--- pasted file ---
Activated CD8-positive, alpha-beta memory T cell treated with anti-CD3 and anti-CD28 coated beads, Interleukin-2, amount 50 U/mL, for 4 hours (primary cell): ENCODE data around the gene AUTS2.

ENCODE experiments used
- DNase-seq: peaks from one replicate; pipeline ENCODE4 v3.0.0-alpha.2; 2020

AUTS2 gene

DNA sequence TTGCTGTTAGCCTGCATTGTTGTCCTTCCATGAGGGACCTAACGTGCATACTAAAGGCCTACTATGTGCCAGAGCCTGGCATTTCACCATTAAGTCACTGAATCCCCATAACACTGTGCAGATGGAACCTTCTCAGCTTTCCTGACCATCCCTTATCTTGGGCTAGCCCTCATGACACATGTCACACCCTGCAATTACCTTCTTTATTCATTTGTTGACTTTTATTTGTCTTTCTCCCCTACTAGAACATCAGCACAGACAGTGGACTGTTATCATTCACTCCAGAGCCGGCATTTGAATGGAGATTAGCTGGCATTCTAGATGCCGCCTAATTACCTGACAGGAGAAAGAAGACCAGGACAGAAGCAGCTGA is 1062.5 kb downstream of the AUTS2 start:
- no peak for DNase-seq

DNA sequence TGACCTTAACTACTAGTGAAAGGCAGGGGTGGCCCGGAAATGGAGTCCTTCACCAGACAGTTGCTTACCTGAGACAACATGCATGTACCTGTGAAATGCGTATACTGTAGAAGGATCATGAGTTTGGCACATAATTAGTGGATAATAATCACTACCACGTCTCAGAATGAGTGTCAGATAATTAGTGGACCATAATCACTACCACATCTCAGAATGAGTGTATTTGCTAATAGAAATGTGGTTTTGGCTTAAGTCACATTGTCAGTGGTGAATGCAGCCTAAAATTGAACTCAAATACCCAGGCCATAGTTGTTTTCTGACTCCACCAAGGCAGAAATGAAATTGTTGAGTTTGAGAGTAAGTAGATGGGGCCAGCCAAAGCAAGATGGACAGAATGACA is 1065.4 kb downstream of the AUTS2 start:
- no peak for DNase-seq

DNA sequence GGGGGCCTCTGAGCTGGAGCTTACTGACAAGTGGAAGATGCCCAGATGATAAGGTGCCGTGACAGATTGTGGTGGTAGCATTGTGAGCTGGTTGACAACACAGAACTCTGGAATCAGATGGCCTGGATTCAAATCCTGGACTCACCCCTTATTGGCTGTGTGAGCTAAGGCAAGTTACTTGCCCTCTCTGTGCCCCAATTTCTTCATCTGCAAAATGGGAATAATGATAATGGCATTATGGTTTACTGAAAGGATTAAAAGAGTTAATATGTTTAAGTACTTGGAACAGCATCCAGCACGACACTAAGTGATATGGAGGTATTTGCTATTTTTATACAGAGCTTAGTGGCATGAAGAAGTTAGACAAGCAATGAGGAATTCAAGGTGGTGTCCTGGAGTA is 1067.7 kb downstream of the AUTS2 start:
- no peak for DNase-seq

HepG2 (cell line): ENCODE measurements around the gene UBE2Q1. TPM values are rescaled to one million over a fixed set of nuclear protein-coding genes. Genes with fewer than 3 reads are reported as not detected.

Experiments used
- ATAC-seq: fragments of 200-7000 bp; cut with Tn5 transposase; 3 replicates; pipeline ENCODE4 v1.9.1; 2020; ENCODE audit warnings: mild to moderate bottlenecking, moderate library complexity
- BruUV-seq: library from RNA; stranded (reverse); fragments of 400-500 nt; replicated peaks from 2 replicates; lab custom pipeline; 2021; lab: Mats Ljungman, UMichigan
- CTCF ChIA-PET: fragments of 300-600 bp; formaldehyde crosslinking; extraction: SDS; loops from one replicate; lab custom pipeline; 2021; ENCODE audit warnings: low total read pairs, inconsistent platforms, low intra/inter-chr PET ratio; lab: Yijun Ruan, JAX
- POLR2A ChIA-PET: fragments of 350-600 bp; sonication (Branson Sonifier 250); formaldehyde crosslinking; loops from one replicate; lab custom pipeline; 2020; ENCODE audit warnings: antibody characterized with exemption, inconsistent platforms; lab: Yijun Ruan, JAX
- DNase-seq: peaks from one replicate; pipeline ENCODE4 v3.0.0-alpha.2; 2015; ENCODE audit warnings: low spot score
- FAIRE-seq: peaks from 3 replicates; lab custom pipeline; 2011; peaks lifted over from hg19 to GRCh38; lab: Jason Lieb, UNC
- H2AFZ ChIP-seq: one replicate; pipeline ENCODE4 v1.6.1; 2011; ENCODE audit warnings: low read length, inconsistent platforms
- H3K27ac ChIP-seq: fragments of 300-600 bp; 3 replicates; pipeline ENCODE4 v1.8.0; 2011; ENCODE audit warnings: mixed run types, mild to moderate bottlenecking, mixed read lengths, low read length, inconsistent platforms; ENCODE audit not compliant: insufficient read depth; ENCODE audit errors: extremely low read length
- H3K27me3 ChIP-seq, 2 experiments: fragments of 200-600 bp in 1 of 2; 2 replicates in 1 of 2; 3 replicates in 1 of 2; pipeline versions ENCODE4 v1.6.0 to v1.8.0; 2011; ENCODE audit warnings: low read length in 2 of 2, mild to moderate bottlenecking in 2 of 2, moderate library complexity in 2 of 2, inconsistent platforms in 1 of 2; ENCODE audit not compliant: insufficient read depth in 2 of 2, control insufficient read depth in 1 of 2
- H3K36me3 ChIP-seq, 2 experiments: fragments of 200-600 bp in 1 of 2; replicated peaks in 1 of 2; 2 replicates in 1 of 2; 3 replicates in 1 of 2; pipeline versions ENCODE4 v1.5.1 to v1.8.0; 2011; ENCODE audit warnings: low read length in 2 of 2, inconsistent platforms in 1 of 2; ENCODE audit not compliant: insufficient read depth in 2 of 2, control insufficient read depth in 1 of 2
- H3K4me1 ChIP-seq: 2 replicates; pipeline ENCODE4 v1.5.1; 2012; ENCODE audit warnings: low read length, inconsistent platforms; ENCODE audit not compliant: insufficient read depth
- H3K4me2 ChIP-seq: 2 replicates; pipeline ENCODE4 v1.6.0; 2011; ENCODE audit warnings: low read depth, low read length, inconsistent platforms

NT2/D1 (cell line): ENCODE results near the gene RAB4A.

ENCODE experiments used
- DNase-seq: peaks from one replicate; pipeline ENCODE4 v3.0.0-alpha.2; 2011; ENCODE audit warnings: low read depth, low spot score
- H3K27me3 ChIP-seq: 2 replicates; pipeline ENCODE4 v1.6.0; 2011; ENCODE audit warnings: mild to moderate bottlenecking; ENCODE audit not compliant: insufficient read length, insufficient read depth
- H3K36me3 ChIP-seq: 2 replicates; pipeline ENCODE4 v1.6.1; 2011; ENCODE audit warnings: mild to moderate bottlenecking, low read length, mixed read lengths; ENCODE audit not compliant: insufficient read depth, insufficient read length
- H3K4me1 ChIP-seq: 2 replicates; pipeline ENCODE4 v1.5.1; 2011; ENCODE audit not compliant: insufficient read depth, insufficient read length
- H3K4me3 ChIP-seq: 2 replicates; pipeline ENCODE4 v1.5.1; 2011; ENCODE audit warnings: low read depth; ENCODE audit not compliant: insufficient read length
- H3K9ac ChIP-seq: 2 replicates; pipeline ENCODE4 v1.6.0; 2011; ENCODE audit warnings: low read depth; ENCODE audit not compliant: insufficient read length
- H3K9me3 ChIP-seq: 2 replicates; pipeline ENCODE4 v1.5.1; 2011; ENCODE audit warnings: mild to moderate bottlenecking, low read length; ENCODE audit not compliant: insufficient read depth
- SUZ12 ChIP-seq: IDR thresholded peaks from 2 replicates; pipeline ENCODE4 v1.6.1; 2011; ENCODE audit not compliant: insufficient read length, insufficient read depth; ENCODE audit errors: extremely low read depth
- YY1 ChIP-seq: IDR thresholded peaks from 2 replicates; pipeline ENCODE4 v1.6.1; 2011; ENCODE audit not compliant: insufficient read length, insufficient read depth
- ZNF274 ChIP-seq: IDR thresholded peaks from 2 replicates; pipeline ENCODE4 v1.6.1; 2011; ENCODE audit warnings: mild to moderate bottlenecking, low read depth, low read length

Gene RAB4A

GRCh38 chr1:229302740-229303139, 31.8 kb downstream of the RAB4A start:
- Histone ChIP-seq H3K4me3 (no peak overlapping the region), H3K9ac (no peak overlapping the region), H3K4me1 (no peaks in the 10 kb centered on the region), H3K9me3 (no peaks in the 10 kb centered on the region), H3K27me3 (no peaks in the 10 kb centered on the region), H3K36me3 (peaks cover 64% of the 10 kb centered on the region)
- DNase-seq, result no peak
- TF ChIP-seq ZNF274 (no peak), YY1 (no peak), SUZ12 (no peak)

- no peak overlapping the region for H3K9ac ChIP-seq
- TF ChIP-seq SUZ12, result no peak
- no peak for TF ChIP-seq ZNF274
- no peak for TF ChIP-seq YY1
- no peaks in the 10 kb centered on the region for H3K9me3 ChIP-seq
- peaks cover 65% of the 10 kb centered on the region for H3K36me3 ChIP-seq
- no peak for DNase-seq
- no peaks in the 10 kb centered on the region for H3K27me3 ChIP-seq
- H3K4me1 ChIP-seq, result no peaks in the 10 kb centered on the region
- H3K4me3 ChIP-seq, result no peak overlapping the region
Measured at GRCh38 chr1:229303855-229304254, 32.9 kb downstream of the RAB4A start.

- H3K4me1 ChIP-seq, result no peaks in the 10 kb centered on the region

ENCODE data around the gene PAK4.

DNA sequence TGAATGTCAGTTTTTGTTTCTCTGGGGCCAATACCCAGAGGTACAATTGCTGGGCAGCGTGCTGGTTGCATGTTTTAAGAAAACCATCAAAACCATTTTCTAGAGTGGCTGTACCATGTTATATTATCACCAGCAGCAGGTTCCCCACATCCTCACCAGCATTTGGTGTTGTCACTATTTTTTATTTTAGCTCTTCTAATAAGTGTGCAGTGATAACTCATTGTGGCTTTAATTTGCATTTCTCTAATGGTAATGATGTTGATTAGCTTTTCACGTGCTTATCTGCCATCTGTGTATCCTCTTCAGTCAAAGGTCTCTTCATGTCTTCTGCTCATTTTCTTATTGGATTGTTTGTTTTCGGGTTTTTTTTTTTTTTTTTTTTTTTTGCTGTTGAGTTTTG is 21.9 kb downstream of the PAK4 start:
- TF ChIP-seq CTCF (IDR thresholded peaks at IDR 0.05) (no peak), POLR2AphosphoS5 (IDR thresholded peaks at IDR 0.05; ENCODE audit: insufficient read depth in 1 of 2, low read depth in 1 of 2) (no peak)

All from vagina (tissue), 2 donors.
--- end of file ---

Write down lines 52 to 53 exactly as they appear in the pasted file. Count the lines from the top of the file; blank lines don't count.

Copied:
Measured at GRCh38 chr1:229303855-229304254, 32.9 kb downstream of the RAB4A start.

- H3K4me1 ChIP-seq, result no peaks in the 10 kb centered on the region